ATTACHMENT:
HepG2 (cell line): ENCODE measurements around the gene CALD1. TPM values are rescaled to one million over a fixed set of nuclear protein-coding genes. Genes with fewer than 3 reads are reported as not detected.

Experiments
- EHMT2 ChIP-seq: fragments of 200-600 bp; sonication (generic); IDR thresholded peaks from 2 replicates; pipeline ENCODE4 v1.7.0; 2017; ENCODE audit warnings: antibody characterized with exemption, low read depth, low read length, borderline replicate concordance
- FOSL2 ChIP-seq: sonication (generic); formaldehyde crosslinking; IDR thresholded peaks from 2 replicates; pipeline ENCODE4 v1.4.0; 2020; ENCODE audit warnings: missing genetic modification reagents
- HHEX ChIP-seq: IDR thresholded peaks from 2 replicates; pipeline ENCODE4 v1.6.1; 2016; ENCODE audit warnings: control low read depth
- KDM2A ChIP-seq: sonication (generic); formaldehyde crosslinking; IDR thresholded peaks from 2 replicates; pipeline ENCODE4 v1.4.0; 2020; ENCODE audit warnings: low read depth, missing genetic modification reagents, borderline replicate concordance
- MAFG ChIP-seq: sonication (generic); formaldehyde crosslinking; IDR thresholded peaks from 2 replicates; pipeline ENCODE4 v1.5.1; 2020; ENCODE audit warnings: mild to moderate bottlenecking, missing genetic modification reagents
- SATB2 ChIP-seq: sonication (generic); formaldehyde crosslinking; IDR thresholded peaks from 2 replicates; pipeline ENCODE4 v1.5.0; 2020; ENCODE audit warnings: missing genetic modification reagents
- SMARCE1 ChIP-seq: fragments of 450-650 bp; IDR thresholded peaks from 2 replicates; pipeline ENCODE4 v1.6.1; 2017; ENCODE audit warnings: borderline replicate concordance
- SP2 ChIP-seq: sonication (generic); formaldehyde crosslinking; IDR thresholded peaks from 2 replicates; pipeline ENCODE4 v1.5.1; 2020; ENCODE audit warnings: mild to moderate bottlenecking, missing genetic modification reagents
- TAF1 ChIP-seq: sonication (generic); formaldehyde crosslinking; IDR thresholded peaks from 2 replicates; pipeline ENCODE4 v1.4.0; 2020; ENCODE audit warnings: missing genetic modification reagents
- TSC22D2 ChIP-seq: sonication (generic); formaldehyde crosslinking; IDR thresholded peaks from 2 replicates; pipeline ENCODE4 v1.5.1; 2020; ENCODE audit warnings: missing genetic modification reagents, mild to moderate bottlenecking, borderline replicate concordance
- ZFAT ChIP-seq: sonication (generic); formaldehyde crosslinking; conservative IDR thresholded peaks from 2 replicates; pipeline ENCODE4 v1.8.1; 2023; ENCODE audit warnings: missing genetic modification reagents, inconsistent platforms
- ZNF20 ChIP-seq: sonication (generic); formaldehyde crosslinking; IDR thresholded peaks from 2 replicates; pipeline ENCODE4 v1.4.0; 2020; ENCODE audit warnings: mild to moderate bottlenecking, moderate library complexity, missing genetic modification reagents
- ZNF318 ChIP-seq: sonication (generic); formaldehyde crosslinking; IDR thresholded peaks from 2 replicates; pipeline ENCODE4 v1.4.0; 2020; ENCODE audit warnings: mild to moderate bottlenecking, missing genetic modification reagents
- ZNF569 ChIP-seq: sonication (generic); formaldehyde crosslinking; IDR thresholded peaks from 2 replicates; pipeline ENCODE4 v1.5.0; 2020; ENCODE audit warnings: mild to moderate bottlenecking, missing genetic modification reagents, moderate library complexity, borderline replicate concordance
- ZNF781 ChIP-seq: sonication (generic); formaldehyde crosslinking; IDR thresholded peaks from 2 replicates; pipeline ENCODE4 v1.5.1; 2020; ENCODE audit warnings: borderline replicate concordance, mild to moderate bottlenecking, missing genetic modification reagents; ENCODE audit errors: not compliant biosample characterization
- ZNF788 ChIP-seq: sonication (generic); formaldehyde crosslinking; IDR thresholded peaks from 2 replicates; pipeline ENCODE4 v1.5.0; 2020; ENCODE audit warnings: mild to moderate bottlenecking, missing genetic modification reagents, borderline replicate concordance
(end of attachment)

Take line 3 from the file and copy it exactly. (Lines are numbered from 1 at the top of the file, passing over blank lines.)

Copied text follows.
- EHMT2 ChIP-seq: fragments of 200-600 bp; sonication (generic); IDR thresholded peaks from 2 replicates; pipeline ENCODE4 v1.7.0; 2017; ENCODE audit warnings: antibody characterized with exemption, low read depth, low read length, borderline replicate concordance